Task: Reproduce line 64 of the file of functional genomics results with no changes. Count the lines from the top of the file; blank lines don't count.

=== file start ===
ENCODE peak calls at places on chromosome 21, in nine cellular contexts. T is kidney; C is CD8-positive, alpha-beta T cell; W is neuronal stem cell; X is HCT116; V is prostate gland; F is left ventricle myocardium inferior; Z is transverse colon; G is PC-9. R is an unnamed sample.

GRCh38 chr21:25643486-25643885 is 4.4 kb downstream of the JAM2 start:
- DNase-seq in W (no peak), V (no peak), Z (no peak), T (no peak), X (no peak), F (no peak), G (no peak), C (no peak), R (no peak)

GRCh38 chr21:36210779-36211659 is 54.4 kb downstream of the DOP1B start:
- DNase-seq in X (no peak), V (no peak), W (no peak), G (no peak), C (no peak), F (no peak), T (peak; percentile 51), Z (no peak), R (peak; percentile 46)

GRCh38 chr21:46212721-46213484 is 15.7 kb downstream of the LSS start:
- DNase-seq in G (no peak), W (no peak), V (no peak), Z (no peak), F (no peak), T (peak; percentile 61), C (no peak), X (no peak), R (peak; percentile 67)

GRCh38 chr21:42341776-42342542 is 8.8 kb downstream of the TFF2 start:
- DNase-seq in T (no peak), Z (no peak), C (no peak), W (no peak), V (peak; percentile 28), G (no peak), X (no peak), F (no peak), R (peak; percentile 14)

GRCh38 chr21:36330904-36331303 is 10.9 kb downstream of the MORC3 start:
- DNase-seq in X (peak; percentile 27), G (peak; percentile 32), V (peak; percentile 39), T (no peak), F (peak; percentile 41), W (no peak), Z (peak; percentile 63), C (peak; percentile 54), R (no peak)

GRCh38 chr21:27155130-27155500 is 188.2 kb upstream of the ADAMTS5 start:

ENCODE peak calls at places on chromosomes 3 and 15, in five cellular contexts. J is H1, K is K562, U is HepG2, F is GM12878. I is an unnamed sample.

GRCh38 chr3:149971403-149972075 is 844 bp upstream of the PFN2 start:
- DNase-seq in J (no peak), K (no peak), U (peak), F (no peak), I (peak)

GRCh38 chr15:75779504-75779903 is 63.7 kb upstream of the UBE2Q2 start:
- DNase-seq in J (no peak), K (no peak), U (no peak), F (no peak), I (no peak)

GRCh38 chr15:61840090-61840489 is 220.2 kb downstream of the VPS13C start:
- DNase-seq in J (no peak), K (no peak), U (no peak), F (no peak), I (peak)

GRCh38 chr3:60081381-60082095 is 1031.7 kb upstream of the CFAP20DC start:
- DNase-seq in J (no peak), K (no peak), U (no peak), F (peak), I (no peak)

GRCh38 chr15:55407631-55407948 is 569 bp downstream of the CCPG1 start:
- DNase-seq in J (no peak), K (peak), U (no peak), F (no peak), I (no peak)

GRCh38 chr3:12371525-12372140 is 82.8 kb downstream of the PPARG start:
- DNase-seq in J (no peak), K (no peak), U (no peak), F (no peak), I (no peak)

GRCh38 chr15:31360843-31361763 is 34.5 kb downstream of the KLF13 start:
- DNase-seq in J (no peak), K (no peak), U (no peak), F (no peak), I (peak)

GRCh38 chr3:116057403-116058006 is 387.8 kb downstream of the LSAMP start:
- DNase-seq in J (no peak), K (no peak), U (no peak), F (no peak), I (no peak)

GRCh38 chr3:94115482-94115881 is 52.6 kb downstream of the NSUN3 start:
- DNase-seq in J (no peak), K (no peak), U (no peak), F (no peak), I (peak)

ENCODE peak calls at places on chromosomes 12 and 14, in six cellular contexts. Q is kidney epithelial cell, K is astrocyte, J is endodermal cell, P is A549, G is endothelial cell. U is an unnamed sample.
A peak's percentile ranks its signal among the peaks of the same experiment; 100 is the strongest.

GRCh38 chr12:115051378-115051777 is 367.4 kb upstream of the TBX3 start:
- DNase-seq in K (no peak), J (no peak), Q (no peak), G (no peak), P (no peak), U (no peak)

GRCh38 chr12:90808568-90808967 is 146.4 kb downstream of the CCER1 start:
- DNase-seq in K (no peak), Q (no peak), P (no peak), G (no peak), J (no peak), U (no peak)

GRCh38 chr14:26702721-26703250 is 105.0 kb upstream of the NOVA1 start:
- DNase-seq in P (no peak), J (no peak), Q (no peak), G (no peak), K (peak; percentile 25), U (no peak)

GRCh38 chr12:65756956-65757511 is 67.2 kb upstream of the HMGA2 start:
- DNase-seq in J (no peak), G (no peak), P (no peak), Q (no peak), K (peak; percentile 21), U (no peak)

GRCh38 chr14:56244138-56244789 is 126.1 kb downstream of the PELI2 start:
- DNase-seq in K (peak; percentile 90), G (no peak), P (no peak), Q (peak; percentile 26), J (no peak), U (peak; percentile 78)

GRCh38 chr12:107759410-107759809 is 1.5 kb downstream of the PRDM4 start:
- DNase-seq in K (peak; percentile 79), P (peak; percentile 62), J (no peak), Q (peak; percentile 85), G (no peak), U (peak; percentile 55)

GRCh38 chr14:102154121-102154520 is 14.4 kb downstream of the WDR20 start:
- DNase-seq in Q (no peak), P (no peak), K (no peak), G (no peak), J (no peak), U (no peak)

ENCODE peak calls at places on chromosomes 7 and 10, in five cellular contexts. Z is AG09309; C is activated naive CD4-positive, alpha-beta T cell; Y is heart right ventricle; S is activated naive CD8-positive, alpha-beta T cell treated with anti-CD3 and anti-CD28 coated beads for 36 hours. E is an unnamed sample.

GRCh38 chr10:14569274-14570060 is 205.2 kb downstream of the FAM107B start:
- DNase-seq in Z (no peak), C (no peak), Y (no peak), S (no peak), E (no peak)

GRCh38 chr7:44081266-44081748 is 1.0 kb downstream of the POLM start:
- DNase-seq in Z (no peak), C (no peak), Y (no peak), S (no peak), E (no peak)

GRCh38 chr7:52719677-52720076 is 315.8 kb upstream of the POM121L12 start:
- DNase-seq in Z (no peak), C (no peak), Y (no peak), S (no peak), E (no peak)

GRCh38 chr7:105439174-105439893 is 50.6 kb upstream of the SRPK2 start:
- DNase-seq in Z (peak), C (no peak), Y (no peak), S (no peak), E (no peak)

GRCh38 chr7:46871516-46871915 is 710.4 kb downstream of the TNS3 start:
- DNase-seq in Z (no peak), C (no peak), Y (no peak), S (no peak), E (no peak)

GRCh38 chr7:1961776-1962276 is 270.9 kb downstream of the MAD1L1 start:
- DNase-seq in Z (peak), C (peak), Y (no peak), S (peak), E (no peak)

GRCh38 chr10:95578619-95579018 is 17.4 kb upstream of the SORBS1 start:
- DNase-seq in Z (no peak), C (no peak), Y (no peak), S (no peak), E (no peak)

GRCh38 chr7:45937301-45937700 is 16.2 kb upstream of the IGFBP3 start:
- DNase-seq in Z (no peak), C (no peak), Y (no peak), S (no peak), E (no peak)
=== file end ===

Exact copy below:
- DNase-seq in Z (no peak), C (no peak), Y (no peak), S (no peak), E (no peak)